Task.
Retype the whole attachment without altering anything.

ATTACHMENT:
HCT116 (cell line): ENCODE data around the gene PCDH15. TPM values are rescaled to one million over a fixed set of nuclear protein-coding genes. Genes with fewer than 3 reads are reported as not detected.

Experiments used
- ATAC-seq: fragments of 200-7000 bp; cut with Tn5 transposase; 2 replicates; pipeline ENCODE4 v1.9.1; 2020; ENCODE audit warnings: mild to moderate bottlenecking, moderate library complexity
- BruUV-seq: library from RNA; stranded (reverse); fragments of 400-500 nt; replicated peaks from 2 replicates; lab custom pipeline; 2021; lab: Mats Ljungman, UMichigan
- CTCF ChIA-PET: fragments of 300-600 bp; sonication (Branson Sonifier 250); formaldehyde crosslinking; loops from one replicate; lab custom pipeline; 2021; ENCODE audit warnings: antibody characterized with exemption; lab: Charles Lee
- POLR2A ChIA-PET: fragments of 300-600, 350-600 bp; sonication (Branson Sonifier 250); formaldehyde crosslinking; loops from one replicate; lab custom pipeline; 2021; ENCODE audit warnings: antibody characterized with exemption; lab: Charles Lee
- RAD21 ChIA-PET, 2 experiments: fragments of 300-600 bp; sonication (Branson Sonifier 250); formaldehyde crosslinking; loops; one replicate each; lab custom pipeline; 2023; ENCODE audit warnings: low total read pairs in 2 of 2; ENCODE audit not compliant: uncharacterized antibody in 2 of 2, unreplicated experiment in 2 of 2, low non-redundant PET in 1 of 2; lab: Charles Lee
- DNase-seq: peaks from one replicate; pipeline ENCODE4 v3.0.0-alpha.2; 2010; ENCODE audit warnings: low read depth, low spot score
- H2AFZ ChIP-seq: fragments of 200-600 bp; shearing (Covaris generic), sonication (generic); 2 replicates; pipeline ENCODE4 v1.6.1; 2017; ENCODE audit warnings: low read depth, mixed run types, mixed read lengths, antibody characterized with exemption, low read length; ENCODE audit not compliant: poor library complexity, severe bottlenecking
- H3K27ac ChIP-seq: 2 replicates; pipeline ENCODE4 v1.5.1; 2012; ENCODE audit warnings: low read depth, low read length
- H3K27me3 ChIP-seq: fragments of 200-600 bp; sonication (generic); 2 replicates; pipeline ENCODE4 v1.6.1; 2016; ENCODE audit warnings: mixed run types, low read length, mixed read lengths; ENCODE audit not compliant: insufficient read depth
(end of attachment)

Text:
HCT116 (cell line): ENCODE data around the gene PCDH15. TPM values are rescaled to one million over a fixed set of nuclear protein-coding genes. Genes with fewer than 3 reads are reported as not detected.

Experiments used
- ATAC-seq: fragments of 200-7000 bp; cut with Tn5 transposase; 2 replicates; pipeline ENCODE4 v1.9.1; 2020; ENCODE audit warnings: mild to moderate bottlenecking, moderate library complexity
- BruUV-seq: library from RNA; stranded (reverse); fragments of 400-500 nt; replicated peaks from 2 replicates; lab custom pipeline; 2021; lab: Mats Ljungman, UMichigan
- CTCF ChIA-PET: fragments of 300-600 bp; sonication (Branson Sonifier 250); formaldehyde crosslinking; loops from one replicate; lab custom pipeline; 2021; ENCODE audit warnings: antibody characterized with exemption; lab: Charles Lee
- POLR2A ChIA-PET: fragments of 300-600, 350-600 bp; sonication (Branson Sonifier 250); formaldehyde crosslinking; loops from one replicate; lab custom pipeline; 2021; ENCODE audit warnings: antibody characterized with exemption; lab: Charles Lee
- RAD21 ChIA-PET, 2 experiments: fragments of 300-600 bp; sonication (Branson Sonifier 250); formaldehyde crosslinking; loops; one replicate each; lab custom pipeline; 2023; ENCODE audit warnings: low total read pairs in 2 of 2; ENCODE audit not compliant: uncharacterized antibody in 2 of 2, unreplicated experiment in 2 of 2, low non-redundant PET in 1 of 2; lab: Charles Lee
- DNase-seq: peaks from one replicate; pipeline ENCODE4 v3.0.0-alpha.2; 2010; ENCODE audit warnings: low read depth, low spot score
- H2AFZ ChIP-seq: fragments of 200-600 bp; shearing (Covaris generic), sonication (generic); 2 replicates; pipeline ENCODE4 v1.6.1; 2017; ENCODE audit warnings: low read depth, mixed run types, mixed read lengths, antibody characterized with exemption, low read length; ENCODE audit not compliant: poor library complexity, severe bottlenecking
- H3K27ac ChIP-seq: 2 replicates; pipeline ENCODE4 v1.5.1; 2012; ENCODE audit warnings: low read depth, low read length
- H3K27me3 ChIP-seq: fragments of 200-600 bp; sonication (generic); 2 replicates; pipeline ENCODE4 v1.6.1; 2016; ENCODE audit warnings: mixed run types, low read length, mixed read lengths; ENCODE audit not compliant: insufficient read depth